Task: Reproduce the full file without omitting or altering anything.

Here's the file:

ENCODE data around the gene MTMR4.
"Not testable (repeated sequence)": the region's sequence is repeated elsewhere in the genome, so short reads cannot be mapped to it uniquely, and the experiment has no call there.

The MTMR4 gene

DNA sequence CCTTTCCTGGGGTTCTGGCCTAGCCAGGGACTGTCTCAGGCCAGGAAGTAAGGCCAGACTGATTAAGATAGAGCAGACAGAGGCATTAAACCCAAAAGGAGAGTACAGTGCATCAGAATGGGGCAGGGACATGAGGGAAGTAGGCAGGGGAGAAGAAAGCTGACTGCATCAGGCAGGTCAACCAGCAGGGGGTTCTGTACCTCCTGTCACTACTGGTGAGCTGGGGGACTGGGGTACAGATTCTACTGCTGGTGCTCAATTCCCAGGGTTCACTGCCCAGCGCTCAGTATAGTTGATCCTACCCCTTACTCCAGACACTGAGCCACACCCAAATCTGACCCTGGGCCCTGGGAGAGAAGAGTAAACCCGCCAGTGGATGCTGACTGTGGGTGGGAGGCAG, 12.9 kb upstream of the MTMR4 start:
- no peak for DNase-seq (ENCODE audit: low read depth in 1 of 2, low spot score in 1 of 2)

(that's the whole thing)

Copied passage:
ENCODE data around the gene MTMR4.
"Not testable (repeated sequence)": the region's sequence is repeated elsewhere in the genome, so short reads cannot be mapped to it uniquely, and the experiment has no call there.

The MTMR4 gene

DNA sequence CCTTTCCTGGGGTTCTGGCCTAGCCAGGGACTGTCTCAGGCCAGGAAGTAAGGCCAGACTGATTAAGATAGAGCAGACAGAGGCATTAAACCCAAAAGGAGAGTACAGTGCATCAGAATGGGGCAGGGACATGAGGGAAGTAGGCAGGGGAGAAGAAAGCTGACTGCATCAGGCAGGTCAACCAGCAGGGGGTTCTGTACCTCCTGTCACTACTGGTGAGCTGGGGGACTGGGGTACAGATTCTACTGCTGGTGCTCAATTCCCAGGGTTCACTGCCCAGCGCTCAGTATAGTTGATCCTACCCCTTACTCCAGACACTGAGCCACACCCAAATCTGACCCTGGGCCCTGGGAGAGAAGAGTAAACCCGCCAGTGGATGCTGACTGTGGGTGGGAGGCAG, 12.9 kb upstream of the MTMR4 start:
- no peak for DNase-seq (ENCODE audit: low read depth in 1 of 2, low spot score in 1 of 2)